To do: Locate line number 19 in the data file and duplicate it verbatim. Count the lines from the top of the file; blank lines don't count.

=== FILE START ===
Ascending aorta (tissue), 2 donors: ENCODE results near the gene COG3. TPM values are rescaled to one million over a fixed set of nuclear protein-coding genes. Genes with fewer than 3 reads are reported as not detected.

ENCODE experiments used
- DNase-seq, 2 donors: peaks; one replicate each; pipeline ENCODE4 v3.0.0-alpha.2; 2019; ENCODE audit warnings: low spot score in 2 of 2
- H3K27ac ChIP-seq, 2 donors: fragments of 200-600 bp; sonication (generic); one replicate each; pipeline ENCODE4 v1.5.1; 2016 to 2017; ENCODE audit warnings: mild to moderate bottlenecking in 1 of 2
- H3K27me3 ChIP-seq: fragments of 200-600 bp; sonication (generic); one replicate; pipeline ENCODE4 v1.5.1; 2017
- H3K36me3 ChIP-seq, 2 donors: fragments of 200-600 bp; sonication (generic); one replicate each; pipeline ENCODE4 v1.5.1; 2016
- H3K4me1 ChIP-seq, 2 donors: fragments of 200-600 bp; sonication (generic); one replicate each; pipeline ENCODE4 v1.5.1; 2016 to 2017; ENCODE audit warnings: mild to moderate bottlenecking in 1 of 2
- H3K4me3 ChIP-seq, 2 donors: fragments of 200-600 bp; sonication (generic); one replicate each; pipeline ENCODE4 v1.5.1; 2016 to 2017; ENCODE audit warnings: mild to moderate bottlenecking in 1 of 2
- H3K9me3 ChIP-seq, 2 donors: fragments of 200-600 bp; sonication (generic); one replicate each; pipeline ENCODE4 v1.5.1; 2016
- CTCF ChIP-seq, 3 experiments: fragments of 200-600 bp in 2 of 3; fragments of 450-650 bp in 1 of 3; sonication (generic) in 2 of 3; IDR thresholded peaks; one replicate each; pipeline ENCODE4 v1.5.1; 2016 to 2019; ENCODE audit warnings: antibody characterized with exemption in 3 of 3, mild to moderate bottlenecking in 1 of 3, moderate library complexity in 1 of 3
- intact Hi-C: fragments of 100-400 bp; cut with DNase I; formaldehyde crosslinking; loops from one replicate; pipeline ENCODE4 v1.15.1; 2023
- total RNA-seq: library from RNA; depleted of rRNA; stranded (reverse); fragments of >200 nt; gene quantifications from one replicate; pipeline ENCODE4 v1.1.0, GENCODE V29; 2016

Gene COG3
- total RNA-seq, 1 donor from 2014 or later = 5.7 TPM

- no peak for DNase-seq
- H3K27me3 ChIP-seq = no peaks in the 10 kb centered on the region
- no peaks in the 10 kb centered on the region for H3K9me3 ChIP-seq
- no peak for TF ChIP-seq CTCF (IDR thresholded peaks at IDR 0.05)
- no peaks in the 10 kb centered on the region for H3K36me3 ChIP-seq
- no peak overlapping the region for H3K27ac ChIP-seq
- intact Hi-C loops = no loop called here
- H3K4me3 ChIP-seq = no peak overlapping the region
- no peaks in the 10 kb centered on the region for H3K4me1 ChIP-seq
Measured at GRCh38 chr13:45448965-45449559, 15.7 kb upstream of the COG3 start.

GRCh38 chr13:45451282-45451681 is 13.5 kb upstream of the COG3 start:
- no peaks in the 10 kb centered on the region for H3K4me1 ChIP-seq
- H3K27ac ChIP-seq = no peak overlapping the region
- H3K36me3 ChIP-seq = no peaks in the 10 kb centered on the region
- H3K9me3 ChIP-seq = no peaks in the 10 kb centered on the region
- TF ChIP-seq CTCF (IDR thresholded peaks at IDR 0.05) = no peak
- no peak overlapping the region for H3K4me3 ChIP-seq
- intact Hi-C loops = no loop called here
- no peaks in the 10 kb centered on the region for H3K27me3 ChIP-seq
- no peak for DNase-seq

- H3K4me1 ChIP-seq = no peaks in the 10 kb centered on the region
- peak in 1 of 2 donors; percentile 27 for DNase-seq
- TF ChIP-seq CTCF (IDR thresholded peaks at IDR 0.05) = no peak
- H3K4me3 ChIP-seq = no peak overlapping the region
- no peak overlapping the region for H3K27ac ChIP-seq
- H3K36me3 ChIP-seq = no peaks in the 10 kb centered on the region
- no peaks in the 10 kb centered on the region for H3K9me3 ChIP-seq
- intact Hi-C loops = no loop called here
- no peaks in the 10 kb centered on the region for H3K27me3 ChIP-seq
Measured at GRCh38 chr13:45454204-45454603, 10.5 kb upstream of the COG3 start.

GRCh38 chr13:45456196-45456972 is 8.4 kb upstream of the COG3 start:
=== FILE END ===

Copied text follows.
- no peaks in the 10 kb centered on the region for H3K36me3 ChIP-seq